While the cancelled-too-soon “Togetherness” showed us the warm dysfunction of middle-class, middle-age life in Eagle Rock, California, HBO turns the tables, taking viewers up the coast to Monterey for “Big Little Lies” where more money means deadlier problems. At a surface glance, the adaptation of Liane Moriarty’s novel might seem stridently unrelatable, showcasing a community where many of the lead characters live in gorgeous, huge homes overlooking the ocean, but it soon unravels into something richer, without dulling the knife edge thrills, darkly comic tone, and twisty plot developments worthy of well written beach read.
Murder kicks off “Big Little Lies,” and the “True Detective” style narrative pivots around it, as witnesses share their stories and theories, that we see in flashback, of the four women who all had their reasons to kill… somebody… The identity of the victim won’t be revealed until the final episode, but as it becomes increasingly clear during the six episodes sent to press, there are an unending supply of motives and persons to both commit the crime, and be on the receiving end. And while the idea of a mystery withholding the biggest elements of the whodunit from the start might seem irritating, it quickly becomes apparent that the inciting incident is just one square in the elaborate fabric of a show that tears down the walls of comfortable wealth to show lives that are burdened by pain.
Madeline Martha Mackenzie (Reese Witherspoon) is not only the audience surrogate into Monterey, but also the guide for the newly arrived Jane (Shailene Woodley). And it’s Madeline’s hot-headed, impulsive knack for stirring the pot that often puts her at the center of no shortage of drama. “I love my grudges. I tend to them like my little pets,” she says, half-joking, half-serious. Her various ongoing battles include a brewing showdown with the city of Monterey, and skirmishes with her remarried ex-husband Nathan Carlson (James Tupper), all while trying to keep her family — husband Ed Mackenzie (Adam Scott), teenage daughter Abigail (Kathryn Newton), first-grader Chloe (Darby Camp) — from fracturing.
Jane’s problems are initially enigmatic, as she lands in the seaside town with her son Ziggy (Iain Armitage), whose father is out of picture, with little in way of explanation. Jane is on the run, but from what isn’t exactly spelled out. If she’s the portrait of troubled motherhood, then Celeste (Nicole Kidman) and Perry Wright (Alexander Skarsgård) are the picture of perfection, living a seemingly gorgeous, accomplished, happy family life, but naturally, there is something rotted under the facade. Meanwhile, Renata Klein (Laura Dern) shoulders the guilt of her career driven goals, and ponders the intangible cost it might have on her daughter Amabella (Ivy George).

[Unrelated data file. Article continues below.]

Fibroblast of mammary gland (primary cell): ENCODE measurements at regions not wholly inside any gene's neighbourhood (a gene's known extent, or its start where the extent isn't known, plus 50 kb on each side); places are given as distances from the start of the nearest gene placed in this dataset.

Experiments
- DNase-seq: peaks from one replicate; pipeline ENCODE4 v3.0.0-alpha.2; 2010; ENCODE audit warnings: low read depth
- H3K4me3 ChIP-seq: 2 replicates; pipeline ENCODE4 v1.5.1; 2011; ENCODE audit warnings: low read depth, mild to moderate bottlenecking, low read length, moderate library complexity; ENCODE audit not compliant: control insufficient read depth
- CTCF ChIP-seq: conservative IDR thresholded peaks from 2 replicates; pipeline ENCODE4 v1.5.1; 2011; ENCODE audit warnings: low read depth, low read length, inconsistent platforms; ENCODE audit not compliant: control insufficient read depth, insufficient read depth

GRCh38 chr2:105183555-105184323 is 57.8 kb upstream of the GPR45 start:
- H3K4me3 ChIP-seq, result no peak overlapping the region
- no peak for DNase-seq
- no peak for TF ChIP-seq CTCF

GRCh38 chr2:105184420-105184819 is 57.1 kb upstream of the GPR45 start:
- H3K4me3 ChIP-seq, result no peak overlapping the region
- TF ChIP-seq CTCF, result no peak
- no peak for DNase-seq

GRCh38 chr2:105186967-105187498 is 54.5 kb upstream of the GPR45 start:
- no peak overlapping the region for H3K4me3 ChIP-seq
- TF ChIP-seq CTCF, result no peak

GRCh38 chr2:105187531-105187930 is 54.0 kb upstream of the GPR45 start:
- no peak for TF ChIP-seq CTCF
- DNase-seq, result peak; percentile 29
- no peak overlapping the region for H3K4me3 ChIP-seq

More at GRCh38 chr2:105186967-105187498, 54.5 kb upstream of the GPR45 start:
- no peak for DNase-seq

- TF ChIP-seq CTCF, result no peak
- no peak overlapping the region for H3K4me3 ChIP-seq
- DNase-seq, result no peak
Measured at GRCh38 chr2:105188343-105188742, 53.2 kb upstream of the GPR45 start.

Early on, the milieu where children’s birthday parties, yoga classes, school dropoffs and coffee shops serve as the foundation for a variety of sniping between characters, can seem inconsequential and even disposable. But TV veteran David E. Kelley (“Boston Public,” “Ally McBeal”) is serving a multi-course dramatic meal, and with each dish, another layer is pulled, and what seems superficial becomes far more dramatically weighted. Trauma, regret, and abuse are at the cornerstone of the actions for many of these characters, but eventually, their successes and achievements can’t outrun the various torments they feel.
Much of this thematic depth is evoked from an unending string of strong performances from lead, female quartet. In particular, Witherspoon will likely get a lion’s share of the plaudits and with good reason. Madeline is almost like Tracy Flick from “Election” all grown up, but it’s the vulnerability the actress brings to the character’s unyielding energy and determination that makes it something new. Hopefully Kidman won’t be overlooked for her work which really blossoms in the back half of the season, as Celeste is forced to come to grips with the shocking reality of her situation. Meanwhile, Scott again shows his non-comedy bonafides with Ed, a husband who has held steady by Madeline but finds his patience increasingly tested.
The excellent work by the cast is perhaps not a surprise given that Jean-Marc Vallee is behind the camera. He directed both Witherspoon and Dern to Oscar nominations in “Wild” (and of course, Matthew McConaughey and Jared Leto to Oscar wins in “Dallas Buyer’s Club”) and is fast establishing himself as an actor’s director. However, he’s almost his own worst enemy behind the camera with “Big Little Lies.” With five different editors credited for the show’s seven hours, each episode plays out with frenzied cutting, flashing back in time, and crashing back into the present on numerous occasions. The witness testimony which is supposed to be the framing device eventually evaporates with repetition (they basically all underscore that the characters are neurotic and pathological), while the scenes teasing the murder don’t really add much. At a certain point, you wonder if this might’ve unspooled better more linearly, but that perhaps would’ve made some of the later stage, pulpy plot twists land more ridiculously than they do. Vallee’s achievement — even with the stylistic tics — is managing to keep the material grounded, which at times, seems an impossible task.
While it sometimes pretends and aspires not to be, “Big Little Lies” is a high-gloss soap opera… but that’s no slight. The plotting might be sensational at times, but its characters are rooted in very real spheres of distress and even suffering, which gives the limited series page-turning appeal coupled with moving, compelling drama. Monterey may bask under a perpetual golden glow, without a rain cloud in sight, but as “Big Little Lies” reveals, the real storm is happening behind closed doors. [B]
“Big Little Lies” debuts on HBO on Sunday, February 19th at 9 PM.